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Nebraskan garage rockers
deliver a lo-fi,
scuzzy tour-de-force

Brimstone Howl - Big Deal. What's He Done Lately?
(Alive Records)
4 stars (out of 5 stars)
Reviewed: Nov. 20, 2009
Brimstone Howl

Review by Holiday Girod

Don't like your rock & roll too dangerous? Then you might as well stop reading this and instead log onto the latest Adam Lambast (or whatever his name is) performance on YouTube; since both the video sharing website and American Idol TV show seem to be the two most powerful mediums to break new music acts these days (sad as it may be). But if, like me, you prefer your rock to have a real edge without any pretentious sheen, than look no further than Brimstone Howl's latest album, Big Deal. What's He Done Lately?, for an undiluted shot-in-the-arm of manic rock & roll in its purest (i.e. dirtiest) form.

On their fourth full-length (the title references a Joey Ramone quote about producer Phil Spector), the Lincoln, NE trio serve up a full-throttled, scuzzy set of unapologetic, primordial garage rock that hearkens back to some of the best underground rock & roll from the last four decades. While you can hear the primal urges of The Ramones, Iggy & The Stooges, The Cramps and The Sonics all clawing for a bit of the spotlight, they're all held captive behind the threesome's own unique delivery and, perhaps even more, by the super lo-fi production values. While Brimstone Howl's previous efforts were produced by the likes of The Black Keys' Dan Auerbach, Memphis garage-punk Jay Reatard and famed Detroit engineer Jim Diamond (The White Stripes, The Dirtbombs, Electric Six), this album was helmed by engineer/producer Mike McHugh (Black Lips, Jon Spencer) and the results bring out the snarling, teeth-baring best from this band. Even frontman John Ziegler admits that McHugh is "known to produce some of the most heinous, blown-out sounds this side of the galaxy," which is evident throughout these 12 scorching tracks - all recorded in analog from start to finish. Zeigler and Nick Waggoner's guitars squall and howl through face-melting rockers such as the insane opening track "The Last Time," "Elation" and "Everybody Else Is Having Fun," while Ziegler's deep and snarling rasp (sounding as if it's buried beneath a few inches of fresh dirt) gives songs such as their first single from the record, "Suicide Blues" (no doubt inspired by Ziegler's 'other job' as a 911 operator) and "Final Dispatch" the feeling as if Lenny Kaye somehow forget to include these on his first Nuggets compilation.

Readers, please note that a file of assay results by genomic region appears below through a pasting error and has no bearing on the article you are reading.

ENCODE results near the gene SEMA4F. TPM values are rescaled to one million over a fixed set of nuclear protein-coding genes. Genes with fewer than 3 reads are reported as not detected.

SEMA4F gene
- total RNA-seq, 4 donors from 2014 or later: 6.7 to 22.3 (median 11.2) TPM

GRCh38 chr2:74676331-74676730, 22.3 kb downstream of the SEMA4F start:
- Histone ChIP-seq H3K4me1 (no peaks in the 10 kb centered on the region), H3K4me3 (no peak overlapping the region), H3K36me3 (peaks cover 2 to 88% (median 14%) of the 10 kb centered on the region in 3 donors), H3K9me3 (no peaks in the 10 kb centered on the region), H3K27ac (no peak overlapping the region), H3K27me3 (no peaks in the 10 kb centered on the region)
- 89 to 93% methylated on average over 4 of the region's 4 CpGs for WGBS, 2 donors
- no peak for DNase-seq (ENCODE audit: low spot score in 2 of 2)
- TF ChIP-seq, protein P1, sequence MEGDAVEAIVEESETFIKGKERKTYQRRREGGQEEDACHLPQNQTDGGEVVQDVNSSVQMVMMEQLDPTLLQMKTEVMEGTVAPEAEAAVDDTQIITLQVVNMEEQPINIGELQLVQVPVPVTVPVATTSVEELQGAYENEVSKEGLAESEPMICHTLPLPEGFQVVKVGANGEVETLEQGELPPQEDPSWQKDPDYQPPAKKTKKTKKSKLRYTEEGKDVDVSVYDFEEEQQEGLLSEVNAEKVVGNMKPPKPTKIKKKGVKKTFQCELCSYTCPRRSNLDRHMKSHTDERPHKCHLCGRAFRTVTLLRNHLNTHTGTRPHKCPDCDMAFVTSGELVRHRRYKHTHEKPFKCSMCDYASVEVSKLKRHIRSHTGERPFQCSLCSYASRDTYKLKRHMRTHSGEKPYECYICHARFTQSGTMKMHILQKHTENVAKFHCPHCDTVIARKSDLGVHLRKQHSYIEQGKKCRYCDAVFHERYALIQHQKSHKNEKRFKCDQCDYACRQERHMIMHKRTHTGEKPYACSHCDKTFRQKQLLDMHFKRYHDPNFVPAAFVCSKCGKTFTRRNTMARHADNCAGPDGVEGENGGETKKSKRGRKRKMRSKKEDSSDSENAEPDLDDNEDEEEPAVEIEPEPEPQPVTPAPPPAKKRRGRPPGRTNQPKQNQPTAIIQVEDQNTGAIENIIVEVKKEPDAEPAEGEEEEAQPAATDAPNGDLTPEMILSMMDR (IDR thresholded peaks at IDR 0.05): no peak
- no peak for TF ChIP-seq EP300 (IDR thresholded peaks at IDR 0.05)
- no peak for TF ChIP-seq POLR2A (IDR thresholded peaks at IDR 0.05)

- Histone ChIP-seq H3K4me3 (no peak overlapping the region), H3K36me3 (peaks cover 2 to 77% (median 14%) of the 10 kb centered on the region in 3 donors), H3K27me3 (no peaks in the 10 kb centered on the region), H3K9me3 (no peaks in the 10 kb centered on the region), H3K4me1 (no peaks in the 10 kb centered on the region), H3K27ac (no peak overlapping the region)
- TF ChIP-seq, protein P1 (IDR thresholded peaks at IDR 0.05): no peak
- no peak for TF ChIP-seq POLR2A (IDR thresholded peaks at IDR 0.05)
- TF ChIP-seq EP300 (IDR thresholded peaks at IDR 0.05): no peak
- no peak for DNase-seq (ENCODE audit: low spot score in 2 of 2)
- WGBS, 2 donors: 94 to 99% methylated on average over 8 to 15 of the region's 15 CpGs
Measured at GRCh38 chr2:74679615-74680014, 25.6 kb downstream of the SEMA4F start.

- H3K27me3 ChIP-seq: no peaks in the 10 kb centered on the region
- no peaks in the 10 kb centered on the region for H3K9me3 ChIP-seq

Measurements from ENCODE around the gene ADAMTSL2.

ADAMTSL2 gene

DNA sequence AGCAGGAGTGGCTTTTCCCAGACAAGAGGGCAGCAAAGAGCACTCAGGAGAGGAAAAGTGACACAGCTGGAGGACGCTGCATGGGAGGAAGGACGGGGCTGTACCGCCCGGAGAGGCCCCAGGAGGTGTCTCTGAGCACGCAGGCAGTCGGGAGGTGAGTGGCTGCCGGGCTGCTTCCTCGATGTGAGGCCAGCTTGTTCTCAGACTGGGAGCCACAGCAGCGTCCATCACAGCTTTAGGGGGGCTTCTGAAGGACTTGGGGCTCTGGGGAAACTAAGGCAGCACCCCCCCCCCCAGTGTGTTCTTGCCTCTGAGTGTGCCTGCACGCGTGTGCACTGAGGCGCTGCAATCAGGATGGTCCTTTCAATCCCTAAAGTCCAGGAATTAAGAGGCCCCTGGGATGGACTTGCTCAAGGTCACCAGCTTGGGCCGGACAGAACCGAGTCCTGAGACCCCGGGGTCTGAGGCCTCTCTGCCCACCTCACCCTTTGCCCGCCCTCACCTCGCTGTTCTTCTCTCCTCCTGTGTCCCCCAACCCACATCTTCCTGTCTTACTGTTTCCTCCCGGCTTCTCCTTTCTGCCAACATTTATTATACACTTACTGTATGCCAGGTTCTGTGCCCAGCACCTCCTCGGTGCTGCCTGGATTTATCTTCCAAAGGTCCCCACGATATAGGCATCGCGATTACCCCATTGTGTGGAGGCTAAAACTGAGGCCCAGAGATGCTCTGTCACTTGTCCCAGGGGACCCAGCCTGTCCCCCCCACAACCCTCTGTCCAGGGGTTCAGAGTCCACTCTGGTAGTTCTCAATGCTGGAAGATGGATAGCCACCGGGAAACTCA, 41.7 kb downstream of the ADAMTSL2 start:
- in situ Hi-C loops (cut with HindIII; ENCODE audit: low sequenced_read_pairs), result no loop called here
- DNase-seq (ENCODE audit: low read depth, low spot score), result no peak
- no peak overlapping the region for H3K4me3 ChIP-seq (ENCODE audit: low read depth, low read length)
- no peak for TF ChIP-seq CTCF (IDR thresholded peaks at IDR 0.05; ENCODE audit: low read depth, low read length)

It's always refreshing to hear a band that obviously has no concern with trends or numbers, but driven only by the primal urges that have always fueled much of the best (and, all too often, unsung) rock & roll. Brimstone Howl is one such band capable of turning the scent of burning rubber, diesel fumes, and a lotta sweat into a breath of fresh air.

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